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Hard Times: Bristow Helicopters, Air Peace Sack Scores of Pilots and Engineers, Announce Salary Cuts for Others

Hundreds of pilots and engineers working for two major players in the nation’s aviation sector, Air Peace and Bristow Helicopters have lost their jobs as the economic impact of the COVID-19 pandemic bites harder, especially for operators in the airline industry.

A statement issued by Air Peace announced that the decision was taken for the “greater good of the company” and the thousands of employees on its payroll, including the pilots who were affected.

About 70 pilots were affected by the restructuring, AFP reported citing industry sources. The salary cuts, meanwhile, vary from 0-40 percent depending on the salary grades of the staff.

“The airline cannot afford to toe the path of being unable to continue to fulfill its financial obligations to its staff, external vendors, aviation agencies, maintenance organisations, insurance companies, banks and other creditors,” the statement read in part.

“Hence, the decision to restructure its entire operations with a view to surviving the times,” it added.

The airline also noted that the prevailing situation with the pandemic made it “impossible” for airlines to continue operating without any internal cost restructuring.

“Anything short of what we have done may lead to the collapse of an airline as could be seen in some places worldwide during this period.”

“Even after the cuts, it was obvious that for us to be able to sustain our operations and survive the times, some jobs must inevitably have to go,” it added.

The airline pointed out that the pilots were free to return and apply for employment, if they wished to do so, once the situation normalized.

Air Peace, headquartered in the commercial capital, Lagos, flies to major cities in Nigeria, West Africa and in the Middle East.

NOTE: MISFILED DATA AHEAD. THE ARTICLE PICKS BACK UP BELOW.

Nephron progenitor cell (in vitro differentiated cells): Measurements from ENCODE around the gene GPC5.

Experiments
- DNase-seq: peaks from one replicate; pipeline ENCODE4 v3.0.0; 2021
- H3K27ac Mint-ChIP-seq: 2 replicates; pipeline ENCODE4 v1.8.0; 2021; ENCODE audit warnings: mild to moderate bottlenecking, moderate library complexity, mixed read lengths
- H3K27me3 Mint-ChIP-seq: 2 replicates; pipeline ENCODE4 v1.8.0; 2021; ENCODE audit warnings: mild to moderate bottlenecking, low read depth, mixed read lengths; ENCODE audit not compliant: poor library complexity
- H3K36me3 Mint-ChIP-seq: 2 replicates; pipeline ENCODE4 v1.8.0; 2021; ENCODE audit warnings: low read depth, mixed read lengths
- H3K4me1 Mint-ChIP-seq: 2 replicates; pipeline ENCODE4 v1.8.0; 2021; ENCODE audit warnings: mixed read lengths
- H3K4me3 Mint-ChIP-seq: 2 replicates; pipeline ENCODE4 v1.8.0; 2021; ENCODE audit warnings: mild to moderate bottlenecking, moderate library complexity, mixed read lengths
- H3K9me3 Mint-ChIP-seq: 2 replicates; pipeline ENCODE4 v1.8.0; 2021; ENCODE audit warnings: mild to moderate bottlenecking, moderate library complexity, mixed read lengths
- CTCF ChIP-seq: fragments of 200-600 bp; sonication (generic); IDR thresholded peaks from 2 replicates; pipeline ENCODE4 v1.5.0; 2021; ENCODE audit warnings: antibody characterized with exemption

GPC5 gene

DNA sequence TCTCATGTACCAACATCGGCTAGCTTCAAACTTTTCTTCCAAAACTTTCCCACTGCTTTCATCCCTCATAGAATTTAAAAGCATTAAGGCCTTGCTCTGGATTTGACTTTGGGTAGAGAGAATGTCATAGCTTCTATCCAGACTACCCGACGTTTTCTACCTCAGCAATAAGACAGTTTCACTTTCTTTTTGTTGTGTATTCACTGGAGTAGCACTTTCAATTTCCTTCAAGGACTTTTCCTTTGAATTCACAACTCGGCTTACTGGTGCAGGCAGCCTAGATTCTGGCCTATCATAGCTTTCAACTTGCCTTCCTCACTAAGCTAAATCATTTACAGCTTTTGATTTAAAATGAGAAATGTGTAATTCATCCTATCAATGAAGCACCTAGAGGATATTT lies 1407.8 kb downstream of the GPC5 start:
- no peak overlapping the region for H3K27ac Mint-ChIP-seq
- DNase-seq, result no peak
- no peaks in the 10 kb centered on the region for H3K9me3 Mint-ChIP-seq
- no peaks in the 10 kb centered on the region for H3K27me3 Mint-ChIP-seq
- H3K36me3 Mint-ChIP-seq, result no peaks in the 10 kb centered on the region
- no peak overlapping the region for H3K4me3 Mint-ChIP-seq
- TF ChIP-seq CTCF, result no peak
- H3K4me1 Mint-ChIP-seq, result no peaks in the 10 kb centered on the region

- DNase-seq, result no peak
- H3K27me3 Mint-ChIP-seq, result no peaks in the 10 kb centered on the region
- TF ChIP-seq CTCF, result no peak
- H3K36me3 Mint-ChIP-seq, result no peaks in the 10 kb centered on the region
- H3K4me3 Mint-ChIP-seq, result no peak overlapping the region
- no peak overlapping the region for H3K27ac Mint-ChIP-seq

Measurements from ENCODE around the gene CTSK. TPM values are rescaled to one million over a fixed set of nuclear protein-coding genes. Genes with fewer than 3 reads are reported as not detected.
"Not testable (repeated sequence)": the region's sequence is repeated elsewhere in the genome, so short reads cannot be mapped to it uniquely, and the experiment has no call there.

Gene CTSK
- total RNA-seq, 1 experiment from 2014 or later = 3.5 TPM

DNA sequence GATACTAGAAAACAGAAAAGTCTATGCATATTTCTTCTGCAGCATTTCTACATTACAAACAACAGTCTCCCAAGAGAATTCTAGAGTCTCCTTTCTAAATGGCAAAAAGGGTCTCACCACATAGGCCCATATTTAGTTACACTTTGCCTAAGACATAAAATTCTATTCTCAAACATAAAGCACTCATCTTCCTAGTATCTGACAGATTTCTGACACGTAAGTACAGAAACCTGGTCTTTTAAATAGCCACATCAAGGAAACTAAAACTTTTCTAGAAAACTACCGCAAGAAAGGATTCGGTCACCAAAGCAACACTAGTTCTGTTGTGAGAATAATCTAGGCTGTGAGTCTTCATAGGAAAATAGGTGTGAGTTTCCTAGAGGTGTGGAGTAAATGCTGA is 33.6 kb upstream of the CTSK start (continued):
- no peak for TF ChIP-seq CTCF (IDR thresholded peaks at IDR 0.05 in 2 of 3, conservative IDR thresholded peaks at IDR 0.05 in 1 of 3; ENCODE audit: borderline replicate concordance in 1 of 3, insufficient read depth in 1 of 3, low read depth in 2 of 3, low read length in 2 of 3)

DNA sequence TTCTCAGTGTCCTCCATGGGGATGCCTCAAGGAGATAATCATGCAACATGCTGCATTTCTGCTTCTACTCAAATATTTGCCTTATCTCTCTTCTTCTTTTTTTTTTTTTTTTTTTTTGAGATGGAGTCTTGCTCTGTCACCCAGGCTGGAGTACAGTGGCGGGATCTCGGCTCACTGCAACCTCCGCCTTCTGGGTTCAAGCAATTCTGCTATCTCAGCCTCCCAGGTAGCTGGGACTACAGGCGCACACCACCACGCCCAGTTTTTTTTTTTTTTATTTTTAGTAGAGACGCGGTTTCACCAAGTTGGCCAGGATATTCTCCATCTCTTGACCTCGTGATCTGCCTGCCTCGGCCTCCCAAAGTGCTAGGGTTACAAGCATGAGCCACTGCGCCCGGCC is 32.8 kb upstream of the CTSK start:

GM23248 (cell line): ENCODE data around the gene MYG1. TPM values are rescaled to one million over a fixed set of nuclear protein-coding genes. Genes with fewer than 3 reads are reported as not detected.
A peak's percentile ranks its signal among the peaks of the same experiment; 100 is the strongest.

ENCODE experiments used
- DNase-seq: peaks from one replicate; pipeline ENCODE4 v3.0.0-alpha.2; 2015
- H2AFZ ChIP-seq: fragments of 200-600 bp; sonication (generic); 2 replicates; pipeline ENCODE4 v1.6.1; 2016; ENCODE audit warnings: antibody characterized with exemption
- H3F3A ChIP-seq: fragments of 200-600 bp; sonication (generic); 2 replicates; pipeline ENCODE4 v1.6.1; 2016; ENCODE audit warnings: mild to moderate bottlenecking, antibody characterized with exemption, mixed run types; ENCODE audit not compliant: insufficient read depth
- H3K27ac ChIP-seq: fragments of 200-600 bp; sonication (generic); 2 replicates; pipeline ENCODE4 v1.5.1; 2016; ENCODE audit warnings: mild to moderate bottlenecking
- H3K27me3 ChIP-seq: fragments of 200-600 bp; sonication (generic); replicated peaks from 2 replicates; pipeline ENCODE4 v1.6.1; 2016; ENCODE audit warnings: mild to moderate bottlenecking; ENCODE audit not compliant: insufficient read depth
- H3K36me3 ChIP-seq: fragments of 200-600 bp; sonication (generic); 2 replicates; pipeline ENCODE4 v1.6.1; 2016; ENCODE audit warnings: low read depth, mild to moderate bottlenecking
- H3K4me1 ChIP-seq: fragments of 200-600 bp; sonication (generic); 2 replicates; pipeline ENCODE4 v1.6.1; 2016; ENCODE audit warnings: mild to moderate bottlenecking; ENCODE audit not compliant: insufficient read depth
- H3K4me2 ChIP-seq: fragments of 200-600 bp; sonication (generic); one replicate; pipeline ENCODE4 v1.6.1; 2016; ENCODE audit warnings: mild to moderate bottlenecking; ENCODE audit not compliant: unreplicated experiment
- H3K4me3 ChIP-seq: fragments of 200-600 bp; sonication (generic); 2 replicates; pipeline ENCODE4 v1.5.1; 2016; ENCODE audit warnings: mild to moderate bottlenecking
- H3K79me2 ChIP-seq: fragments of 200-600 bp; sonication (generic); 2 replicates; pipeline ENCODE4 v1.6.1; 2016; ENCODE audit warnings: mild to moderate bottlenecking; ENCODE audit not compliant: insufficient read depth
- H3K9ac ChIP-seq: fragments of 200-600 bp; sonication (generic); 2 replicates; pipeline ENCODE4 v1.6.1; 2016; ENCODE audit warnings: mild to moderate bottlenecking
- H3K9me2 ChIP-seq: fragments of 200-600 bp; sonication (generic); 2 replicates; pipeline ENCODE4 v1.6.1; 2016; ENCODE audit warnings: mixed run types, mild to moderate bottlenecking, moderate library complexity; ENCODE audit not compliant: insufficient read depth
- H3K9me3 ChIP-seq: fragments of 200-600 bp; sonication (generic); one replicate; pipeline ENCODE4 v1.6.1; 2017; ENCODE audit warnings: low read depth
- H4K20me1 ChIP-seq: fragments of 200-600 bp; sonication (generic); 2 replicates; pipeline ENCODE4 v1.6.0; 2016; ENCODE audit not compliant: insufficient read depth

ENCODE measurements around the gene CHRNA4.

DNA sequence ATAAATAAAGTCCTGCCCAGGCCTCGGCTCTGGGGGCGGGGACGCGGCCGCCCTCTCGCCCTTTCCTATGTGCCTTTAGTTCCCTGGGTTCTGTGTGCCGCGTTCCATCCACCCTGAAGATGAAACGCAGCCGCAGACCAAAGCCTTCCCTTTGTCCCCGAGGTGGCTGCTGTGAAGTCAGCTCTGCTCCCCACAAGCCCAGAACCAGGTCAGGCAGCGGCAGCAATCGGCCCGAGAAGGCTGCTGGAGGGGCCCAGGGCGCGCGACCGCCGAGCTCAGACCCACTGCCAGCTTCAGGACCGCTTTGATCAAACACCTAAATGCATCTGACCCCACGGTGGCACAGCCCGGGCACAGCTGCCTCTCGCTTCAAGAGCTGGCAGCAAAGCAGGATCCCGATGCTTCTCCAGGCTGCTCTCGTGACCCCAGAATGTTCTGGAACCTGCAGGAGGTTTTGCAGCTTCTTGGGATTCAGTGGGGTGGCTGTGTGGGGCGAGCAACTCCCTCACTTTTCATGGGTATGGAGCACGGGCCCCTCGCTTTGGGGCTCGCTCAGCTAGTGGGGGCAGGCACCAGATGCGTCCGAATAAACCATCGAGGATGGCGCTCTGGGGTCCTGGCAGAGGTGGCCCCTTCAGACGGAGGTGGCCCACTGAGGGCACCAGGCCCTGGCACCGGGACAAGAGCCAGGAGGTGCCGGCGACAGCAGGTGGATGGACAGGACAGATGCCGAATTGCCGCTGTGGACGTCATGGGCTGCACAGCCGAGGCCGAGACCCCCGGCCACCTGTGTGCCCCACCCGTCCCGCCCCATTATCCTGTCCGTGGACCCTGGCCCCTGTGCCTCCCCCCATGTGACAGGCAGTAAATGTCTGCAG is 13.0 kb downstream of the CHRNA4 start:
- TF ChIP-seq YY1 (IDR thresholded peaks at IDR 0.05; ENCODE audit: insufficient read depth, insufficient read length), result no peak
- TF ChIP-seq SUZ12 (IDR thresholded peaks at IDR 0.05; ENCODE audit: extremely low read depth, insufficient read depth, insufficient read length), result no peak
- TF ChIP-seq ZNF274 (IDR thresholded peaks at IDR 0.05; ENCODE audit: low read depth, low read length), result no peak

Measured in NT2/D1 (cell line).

On the other hand, the management of Bristow Helicopters has laid off more than 100 pilots and engineers due to the effects of the COVID-19 pandemic on its business.

In a press release on Tuesday, the company said although the decision is painful, the move was inevitable in order to ensure the continuity of its business and delivery of essential services to its customers.

“This decision has not been made lightly, but having considered the state of the business and the very serious constraints caused by the spread of COVID-19 and the downturn in the oil and gas market, the company must now take this painful, but decisive step to ensure the continuity of its business and delivery of essential services to its clients,” the statement read.

“One of these measures includes the right-sizing of the business to ensure that the company has the optimal level of personnel to continue the safe delivery of its services to its clients, whilst allowing the appropriate capacity for future growth.

“Accordingly, and with much regret, the company has taken the very difficult decision to release over 100 pilots and engineers (both national and expatriates) over the next couple of weeks.”

Bristow, however, said it has engaged the leadership of the National Association of Aircraft Pilots and Engineers (NAAPE) to negotiate fair and equitable compensation for the affected individuals.

The company added that in compliance with the terms of employment, the affected individuals will be paid three months’ salary (excluding applicable deductions) following their exit from the company.

Domestic flights in Nigeria resumed last month after suspension in March as the economy and businesses try to regain a foothold following a tumultuous few months.

Nigeria’s airports, however, remain closed to all international commercial flights with the exception of passenger flights which evacuate people or repatriate Nigerian citizens. Flights for essential services, such as the delivery of food supplies and items for humanitarian use, are also allowed to operate.

The aviation industry in Nigeria like many others across the continent has been adversely affected by the COVID-19 pandemic. Thousands of employees have been sent on unpaid leave, retrenched or had their salaries reduced to cope with the devastating effects.